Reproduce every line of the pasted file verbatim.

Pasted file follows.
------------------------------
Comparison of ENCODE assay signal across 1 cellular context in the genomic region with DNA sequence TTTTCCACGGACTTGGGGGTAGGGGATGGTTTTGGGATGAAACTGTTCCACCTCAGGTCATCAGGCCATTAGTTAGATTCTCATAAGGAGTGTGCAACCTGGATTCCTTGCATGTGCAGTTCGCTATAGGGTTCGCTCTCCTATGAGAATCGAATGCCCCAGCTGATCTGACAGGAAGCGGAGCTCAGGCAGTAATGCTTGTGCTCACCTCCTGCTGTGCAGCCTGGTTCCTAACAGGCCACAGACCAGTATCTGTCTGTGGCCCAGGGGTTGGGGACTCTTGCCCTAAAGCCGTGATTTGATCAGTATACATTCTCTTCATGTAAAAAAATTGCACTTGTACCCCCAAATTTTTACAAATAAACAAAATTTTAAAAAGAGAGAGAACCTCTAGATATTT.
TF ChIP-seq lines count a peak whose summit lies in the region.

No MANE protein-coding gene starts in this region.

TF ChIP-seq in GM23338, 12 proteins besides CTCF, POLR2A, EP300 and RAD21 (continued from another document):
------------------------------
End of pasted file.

Comparison of ENCODE assay signal across 1 cellular context in the genomic region with DNA sequence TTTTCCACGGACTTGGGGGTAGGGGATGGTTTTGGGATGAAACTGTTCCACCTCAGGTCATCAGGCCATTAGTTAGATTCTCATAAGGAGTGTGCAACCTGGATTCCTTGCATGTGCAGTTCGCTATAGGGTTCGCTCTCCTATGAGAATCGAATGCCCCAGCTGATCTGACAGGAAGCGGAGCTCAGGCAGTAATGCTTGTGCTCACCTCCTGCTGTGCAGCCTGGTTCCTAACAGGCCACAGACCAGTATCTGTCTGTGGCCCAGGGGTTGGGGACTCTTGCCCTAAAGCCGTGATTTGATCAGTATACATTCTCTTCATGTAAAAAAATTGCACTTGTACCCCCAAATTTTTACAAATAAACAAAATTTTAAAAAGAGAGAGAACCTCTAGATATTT.
TF ChIP-seq lines count a peak whose summit lies in the region.

No MANE protein-coding gene starts in this region.

TF ChIP-seq in GM23338, 12 proteins besides CTCF, POLR2A, EP300 and RAD21 (continued from another document):